September 7, 2009
Official investigations regarding Cases 003 and 004 are requested.
July 26, 2010
Kaing Guak Eav is found guilty of crimes against humanity and war crimes and sentenced to 35 years in prison. His sentence is later increased to life in prison by the appellate court.
June 27, 2011
Initial hearing is held in Case 002 with all four accused.
November 17, 2011
Ieng Thirith, an accused in Case 002, is determined unfit to stand trial because of age-related dementia.
November 21, 2011
Opening statements begin in Case 002/01. The trial covers charges relating to atrocities committed during the evacuation of Cambodian cities and towns in 1975 and the executions of civil servants and military officers from the former regime.
March 14, 2013
Ieng Sary, an accused in Case 002, dies of old age mid-trial.
Case 002/01 trial is completed and deliberations on judgment begin.
August 7, 2014
Nuon Chea and Khieu Samphan are found guilty of crimes against humanity, including executions of former regime loyalists after the fall of Phnom Penh in April 1975, and the forced evacuation of the civilian population of the capital, which led to the deaths of tens of thousands of civilians. They are both sentenced to life imprisonment.
October 17, 2015
Opening statements begin in Case 002/02. The trial covers genocide charges against the Cham Muslims and Vietnamese; forced marriages, rape, torture, and executions at security centers; internal purges of the regime; and torture, murder, and abuses at forced worksites and cooperatives.
March 3, 2015
The international investigating judge at the ECCC issues charges against Meas Muth in Case 003, the former Khmer Rouge naval commander, and Im Chaem in Case 004/01, who was senior regional commander.
March 27, 2015
Ao An is charged with premeditated homicide and crimes against humanity in Case 004/02. On March 16, 2016, he is charged with additional alleged crimes, including genocide.
December 9, 2015
Yim Tith makes his initial appearance at the ECCC, where he was formally charged in Case 004 with crimes against humanity, genocide, and other crimes.
November 23, 2016
The Supreme Court Chamber at the ECCC upholds part of the conviction against Nuon Chea and Khieu Samphan on appeal of Case 002/01 and confirms their sentence of life imprisonment.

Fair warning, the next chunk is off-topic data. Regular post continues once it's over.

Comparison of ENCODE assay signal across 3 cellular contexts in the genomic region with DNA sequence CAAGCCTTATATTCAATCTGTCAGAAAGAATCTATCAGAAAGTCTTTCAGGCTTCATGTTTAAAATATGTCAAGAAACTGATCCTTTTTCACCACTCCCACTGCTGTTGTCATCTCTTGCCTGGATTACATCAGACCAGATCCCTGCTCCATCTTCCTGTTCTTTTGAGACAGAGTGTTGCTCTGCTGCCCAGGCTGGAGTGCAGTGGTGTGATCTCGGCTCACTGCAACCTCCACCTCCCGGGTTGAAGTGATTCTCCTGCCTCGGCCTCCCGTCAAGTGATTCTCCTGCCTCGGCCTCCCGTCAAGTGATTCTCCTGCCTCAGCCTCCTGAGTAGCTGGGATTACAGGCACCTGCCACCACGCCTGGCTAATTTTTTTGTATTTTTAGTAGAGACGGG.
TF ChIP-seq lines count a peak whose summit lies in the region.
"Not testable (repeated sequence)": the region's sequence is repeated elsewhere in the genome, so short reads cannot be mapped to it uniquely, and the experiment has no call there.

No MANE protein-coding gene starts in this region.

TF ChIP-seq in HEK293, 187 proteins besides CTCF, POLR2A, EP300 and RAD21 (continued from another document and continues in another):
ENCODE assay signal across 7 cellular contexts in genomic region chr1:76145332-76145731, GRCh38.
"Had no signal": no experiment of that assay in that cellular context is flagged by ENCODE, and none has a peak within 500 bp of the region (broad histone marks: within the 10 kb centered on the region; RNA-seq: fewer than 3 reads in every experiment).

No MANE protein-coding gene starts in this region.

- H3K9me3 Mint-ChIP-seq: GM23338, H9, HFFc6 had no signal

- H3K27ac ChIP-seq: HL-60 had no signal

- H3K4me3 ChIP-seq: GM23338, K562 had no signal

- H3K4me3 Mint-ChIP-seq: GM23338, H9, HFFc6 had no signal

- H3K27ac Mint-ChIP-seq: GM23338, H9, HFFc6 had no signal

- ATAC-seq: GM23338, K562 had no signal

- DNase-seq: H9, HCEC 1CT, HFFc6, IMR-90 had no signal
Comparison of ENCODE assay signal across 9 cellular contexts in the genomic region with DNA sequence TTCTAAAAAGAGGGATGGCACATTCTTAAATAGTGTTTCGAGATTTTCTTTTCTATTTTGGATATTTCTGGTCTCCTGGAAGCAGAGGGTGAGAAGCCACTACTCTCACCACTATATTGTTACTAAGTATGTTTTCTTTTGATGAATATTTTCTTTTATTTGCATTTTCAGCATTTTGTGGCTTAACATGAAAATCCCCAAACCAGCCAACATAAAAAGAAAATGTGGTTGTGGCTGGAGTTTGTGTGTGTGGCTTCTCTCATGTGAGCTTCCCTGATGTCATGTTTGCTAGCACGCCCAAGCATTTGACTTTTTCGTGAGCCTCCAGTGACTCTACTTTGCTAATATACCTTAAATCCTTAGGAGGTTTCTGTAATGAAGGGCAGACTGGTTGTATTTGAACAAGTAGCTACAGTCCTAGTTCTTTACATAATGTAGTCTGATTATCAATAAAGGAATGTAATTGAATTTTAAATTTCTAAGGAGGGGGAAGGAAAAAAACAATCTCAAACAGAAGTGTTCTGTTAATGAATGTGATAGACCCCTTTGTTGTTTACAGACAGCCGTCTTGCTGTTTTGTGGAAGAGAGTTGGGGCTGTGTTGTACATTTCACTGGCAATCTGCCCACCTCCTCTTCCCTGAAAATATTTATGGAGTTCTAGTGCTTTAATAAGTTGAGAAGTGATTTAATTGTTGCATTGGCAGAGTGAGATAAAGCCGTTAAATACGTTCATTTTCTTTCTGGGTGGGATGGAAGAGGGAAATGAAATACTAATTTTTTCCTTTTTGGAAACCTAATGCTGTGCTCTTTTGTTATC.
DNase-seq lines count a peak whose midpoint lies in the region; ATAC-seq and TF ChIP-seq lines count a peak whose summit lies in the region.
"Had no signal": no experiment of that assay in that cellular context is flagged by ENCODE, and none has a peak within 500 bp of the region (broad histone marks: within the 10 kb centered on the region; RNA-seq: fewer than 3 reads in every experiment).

However, the Supreme Court Chamber reverses the convictions entered by the Trial Chamber for the crime against humanity of extermination in relation to the evacuation of Phnom Penh and the second phase of population transfers. Also in relation to the second phase of population transfers, the Supreme Court Chamber reverses the convictions for the crime against humanity of persecution on political grounds.
January 11, 2017
Evidentiary hearings of Case 002/02 are official closed by the Trial Chamber.
February 22, 2017
Co-investigating judges dismiss the charges against former Khmer Rouge senior regional commander Im Chaem in case 004/01. The judges find that she is not subject to the court’s jurisdiction because she was neither a senior leader nor one of the most responsible officials of the Khmer Rouge regime.
The international co-prosecutor later appeals this decision, which is still pending before the pre-trial chamber of the court.
November 14, 2017
The international and national co-prosecutors file their final submissions in Case 003 concerning the investigation of Meas Muth. The international co-prosecutor recommends indictment based on evidence submitted, but the national co-prosecutor recommends that the case is dismissed because Meas Muth was not a senior leader of the Khmer Rouge and therefore not subject to jurisdiction of the ECCC.
February 27, 2018
Both Nuon Chea and Khieu Samphan are confirmed as fit to stand trial for Case 002/02 after examinations by medical experts.
November 16, 2018
Trial Chamber issues a second judgment against Nuon Chea and Khieu Samphan in Case 002/02, finding both accused guilty on a number of charges and handing both second sentences of life in prison.
March 31, 2019
The court administration issues an updated Completion Plan for cases 003, 004 and 004/02.
August 4, 2019
Nuon Chea dies in detention while the appeal on the second judgment is still pending.
August 10, 2020
The Supreme Court Chamber terminates Case 004/02 against Ao An.